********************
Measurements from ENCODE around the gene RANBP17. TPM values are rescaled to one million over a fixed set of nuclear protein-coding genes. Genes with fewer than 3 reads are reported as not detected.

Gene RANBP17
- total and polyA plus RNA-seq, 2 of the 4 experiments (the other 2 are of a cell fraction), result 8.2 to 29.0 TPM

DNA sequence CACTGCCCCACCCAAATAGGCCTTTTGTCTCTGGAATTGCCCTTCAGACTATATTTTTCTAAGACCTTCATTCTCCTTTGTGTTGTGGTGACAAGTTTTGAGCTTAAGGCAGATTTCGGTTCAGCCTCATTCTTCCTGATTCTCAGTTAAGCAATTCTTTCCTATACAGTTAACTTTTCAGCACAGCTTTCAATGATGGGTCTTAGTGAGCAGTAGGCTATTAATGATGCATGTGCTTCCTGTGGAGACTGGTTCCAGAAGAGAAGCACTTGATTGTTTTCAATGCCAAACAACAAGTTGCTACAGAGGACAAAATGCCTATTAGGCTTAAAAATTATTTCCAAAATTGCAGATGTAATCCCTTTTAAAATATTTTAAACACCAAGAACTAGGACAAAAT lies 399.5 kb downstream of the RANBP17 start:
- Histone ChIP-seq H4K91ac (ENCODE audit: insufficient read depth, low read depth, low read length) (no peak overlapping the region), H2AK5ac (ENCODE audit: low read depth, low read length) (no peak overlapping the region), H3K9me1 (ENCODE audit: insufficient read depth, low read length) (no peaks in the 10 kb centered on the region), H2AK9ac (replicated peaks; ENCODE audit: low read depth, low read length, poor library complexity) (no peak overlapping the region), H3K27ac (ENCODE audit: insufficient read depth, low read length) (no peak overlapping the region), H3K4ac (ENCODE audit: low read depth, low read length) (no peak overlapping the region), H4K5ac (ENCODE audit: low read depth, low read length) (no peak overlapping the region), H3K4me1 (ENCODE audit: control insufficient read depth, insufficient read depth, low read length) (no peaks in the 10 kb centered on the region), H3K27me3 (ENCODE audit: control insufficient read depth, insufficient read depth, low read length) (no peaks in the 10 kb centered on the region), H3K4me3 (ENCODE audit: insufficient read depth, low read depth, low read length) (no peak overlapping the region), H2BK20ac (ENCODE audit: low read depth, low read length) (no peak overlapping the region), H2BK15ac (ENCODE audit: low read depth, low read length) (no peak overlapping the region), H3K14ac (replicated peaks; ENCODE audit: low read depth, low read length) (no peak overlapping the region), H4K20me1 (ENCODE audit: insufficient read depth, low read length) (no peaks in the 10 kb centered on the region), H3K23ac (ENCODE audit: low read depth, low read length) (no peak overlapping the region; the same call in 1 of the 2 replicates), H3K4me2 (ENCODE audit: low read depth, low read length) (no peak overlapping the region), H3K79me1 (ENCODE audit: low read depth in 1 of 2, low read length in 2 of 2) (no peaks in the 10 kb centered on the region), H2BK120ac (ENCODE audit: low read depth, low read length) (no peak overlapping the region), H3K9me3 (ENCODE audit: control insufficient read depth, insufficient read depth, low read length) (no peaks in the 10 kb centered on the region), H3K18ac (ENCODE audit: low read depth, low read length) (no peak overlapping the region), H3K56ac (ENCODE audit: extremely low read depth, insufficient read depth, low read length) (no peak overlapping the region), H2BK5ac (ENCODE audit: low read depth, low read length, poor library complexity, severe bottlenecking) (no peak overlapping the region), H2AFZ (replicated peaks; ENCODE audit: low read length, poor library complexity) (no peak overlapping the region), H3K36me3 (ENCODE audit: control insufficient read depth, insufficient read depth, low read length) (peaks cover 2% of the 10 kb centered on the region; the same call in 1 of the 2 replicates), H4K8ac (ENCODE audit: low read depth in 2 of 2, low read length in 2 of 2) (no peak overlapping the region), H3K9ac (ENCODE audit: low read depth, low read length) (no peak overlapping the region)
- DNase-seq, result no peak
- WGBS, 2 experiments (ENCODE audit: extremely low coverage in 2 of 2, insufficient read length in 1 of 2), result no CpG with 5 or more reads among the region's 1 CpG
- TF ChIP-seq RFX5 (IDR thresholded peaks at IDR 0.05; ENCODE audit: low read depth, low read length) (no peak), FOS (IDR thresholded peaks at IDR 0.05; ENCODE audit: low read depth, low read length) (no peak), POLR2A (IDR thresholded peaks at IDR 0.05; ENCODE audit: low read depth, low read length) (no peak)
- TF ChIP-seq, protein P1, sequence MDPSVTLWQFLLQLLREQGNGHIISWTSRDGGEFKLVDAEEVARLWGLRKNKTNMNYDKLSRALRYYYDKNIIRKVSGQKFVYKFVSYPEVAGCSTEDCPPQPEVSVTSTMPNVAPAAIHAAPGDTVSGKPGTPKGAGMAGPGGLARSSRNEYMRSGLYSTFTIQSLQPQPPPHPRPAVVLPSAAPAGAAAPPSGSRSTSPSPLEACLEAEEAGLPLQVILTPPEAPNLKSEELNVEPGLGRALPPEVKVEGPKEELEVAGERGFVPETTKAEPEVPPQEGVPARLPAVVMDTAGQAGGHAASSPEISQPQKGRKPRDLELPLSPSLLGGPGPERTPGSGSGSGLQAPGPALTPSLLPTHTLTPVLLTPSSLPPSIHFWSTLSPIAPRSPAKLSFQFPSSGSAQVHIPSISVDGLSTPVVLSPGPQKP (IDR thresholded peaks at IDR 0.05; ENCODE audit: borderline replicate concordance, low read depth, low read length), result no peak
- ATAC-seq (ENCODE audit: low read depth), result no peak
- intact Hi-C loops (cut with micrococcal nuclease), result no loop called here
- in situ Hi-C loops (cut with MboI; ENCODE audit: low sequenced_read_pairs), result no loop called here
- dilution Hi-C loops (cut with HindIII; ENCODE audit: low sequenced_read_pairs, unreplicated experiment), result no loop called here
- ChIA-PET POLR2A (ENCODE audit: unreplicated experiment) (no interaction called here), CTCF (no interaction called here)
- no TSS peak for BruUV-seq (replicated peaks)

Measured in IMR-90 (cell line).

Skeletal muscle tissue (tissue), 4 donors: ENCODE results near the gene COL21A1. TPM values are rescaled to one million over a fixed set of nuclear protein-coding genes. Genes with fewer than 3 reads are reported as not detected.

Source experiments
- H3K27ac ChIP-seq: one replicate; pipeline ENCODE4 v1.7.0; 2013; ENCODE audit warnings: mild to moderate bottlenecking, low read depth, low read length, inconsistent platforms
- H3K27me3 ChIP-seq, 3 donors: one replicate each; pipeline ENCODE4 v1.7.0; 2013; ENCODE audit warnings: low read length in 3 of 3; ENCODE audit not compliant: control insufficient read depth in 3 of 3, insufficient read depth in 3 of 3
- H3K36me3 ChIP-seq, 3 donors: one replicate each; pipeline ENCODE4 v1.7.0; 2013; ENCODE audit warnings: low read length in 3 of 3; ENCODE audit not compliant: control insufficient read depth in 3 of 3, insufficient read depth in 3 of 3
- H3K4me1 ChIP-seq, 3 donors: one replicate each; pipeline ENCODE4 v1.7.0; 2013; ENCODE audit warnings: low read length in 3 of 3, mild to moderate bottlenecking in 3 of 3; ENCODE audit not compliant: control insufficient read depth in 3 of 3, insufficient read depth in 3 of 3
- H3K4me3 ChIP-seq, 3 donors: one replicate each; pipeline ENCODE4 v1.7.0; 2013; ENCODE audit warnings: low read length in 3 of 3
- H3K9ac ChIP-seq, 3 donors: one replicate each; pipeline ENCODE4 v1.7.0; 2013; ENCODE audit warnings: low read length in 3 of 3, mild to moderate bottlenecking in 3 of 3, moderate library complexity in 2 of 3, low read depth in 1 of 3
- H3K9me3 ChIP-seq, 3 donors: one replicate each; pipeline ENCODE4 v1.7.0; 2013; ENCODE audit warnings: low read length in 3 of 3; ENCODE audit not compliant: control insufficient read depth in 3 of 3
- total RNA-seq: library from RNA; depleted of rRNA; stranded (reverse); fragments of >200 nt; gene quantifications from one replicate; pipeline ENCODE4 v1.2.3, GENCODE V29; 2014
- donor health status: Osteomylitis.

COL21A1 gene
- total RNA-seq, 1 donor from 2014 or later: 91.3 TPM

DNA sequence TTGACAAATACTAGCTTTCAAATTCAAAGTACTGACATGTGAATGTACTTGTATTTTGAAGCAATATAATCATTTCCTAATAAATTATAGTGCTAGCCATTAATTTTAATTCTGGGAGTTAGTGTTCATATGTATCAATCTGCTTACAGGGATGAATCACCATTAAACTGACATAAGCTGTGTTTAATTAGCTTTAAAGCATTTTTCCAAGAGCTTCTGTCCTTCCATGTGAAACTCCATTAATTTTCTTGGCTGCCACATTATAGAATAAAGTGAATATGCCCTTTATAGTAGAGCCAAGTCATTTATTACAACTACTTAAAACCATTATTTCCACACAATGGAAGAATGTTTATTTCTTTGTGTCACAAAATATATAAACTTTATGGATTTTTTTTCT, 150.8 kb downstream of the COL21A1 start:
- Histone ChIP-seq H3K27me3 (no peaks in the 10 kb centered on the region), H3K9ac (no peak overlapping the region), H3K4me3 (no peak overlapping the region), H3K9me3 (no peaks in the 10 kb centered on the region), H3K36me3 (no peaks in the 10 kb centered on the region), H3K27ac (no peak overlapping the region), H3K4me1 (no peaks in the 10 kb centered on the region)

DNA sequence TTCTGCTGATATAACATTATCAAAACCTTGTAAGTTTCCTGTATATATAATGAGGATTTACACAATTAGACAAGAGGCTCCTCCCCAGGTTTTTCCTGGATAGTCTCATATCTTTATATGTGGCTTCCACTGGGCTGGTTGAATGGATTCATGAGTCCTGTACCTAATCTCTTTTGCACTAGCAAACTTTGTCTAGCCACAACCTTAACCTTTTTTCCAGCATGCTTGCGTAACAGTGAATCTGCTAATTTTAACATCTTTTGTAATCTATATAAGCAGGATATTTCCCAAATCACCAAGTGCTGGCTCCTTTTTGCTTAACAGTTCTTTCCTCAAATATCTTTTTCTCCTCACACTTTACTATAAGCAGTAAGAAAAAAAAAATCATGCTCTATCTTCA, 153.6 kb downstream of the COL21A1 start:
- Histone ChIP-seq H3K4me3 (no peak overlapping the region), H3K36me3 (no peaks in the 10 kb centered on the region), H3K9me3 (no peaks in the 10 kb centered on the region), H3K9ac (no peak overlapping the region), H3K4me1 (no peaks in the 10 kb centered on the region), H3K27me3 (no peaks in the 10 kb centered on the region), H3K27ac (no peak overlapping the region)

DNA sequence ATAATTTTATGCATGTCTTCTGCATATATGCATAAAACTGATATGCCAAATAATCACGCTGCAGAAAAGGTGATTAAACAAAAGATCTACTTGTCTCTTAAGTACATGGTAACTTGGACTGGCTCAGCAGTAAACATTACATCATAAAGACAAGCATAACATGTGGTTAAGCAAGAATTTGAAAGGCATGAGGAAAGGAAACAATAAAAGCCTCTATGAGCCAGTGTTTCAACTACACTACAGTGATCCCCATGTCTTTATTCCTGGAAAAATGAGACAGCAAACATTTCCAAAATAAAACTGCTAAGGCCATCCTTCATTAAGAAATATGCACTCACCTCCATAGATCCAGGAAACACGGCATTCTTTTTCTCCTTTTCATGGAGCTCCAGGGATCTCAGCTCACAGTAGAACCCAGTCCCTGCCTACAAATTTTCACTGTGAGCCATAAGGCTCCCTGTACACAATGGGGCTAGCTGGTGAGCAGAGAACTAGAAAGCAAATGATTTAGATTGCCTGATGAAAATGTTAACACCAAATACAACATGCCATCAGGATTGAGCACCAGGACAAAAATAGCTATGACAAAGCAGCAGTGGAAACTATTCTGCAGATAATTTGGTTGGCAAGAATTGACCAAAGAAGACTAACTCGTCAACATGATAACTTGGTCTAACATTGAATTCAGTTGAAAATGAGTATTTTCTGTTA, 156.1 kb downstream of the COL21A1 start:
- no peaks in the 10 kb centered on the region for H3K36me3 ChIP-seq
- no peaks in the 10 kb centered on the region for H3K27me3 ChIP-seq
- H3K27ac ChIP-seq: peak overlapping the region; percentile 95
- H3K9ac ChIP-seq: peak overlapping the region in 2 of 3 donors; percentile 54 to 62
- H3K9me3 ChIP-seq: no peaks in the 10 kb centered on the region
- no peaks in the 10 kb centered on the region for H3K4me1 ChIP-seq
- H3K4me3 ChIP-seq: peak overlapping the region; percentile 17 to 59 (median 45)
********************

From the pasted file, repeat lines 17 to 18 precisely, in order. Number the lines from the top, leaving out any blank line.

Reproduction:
Skeletal muscle tissue (tissue), 4 donors: ENCODE results near the gene COL21A1. TPM values are rescaled to one million over a fixed set of nuclear protein-coding genes. Genes with fewer than 3 reads are reported as not detected.

Source experiments